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Written by Rosie Keating, Co-Chair of University Engagement Committee

While the approaching winter holidays signify a time of comfort, family, giving, and celebration, it simultaneously is a season of increased electricity use and material and food waste. Although it is important to enjoy the holidays, it is also worth considering how small behavior adaptations can make you a more sustainable consumer. 

Tips for Sustainable Holiday Consumption!

  • Support sustainable companies and local businesses. Items made from recycled materials can make great gifts, and your loved ones might appreciate your effort to give them a green gift. If you are stuck on what to give someone, consider an environmentally friendly item or something that promotes sustainable habits. Local farmer’s markets, craft fairs, and locally-owned stores are a great place to start. 
  • When online shopping on Amazon or other online platforms, consider how many separate purchases you are making. On a platform like Amazon where many consumers receive free shipping, it is easy to constantly be purchasing things. If purchasing from Amazon, try to get all your goods at the same time to avoid unnecessary packaging and shipping transactions. 
  • Donate to a non-profit organization in the name of your loved one. If you are struggling to think of a gift idea for a particular person, consider donating toward a cause that they are passionate about. 
  • Think about alternatives to wrapping paper. One great alternative is soft wrapping such as scarves, towels, or other items you already own that won’t create more waste. Old materials such as newspapers and magazines also make great wrapping paper.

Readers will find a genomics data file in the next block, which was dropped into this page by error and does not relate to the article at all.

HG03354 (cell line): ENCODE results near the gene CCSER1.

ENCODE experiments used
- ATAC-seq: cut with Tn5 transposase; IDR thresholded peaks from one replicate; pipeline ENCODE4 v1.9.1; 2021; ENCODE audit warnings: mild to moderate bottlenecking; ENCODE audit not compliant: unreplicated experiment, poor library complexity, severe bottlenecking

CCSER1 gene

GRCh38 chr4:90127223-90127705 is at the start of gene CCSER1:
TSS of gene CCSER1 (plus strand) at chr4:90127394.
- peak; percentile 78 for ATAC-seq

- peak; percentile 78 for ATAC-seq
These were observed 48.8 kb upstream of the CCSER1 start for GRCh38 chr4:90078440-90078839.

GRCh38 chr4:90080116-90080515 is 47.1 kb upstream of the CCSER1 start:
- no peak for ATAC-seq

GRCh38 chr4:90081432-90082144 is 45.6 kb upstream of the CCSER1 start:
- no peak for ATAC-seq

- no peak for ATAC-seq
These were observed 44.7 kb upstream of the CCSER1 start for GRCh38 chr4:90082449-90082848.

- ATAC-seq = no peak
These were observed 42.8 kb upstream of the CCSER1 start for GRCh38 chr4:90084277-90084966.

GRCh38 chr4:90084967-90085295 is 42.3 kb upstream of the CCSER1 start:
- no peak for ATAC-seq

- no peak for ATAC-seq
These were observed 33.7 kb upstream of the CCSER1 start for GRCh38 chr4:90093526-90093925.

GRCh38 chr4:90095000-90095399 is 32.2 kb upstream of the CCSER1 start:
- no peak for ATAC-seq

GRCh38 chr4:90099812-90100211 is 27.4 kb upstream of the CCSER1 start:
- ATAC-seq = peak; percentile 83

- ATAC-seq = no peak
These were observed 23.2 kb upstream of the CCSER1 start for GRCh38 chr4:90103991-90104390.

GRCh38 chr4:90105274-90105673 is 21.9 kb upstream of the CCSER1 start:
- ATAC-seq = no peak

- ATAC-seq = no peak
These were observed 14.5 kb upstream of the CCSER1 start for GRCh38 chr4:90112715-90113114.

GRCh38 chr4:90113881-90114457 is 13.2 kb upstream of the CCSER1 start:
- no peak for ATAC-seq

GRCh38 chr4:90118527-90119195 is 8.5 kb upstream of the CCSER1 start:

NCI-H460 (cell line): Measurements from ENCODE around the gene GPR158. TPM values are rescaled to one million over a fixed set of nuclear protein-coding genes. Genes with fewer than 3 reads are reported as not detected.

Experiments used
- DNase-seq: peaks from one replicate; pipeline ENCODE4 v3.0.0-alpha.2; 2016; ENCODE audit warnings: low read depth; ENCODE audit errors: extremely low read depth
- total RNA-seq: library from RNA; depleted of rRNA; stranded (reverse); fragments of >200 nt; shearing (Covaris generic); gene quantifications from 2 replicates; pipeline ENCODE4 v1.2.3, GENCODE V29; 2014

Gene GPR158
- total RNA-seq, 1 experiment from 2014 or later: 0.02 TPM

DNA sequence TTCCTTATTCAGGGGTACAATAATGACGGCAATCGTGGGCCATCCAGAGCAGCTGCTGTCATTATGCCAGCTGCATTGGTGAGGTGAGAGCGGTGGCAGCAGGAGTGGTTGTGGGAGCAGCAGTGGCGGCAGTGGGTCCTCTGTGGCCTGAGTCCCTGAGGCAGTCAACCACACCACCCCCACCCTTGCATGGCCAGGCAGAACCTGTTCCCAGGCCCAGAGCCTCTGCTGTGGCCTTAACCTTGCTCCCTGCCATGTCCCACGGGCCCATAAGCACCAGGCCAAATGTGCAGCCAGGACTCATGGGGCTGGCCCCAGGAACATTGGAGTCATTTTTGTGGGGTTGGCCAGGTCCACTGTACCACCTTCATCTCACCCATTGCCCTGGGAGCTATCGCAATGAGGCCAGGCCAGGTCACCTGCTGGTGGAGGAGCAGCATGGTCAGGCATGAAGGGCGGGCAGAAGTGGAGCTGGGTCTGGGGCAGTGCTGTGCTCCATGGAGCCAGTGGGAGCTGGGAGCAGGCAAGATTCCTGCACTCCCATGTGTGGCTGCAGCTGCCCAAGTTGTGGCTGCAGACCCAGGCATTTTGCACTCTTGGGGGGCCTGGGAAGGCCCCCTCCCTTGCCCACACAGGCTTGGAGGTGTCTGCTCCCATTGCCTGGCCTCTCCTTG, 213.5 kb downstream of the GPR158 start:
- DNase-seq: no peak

• Buying new holiday decorations or lights? Solar-powered LED lights are more environmentally friendly than traditional Christmas lights. You can also recycle old holiday lights at a local scrap metal dealer. 
  • Regarding food waste, consider donating leftover food to local food banks, and compost food that cannot be donated. Try to shop locally grown food. Anything locally grown travels fewer miles, and therefore, creates fewer carbon emissions. 

Ultimately, these tips are small modifications that many consumers could reasonably adopt to lower their carbon footprint this holiday season. As a new year approaches, many people tend to feel some level of anxiety about the uncertainties that lay ahead. The threat of incessant world problems can be overwhelming, and as individuals, we often feel helpless in contributing to a solution. While many of the societal problems we face may be grander than any one person’s contribution, I find that it can be comforting to know that you, as an individual, are working to be part of the solution. No matter how small the individual contribution is in the fight against climate change, it is still a step in the right direction.  

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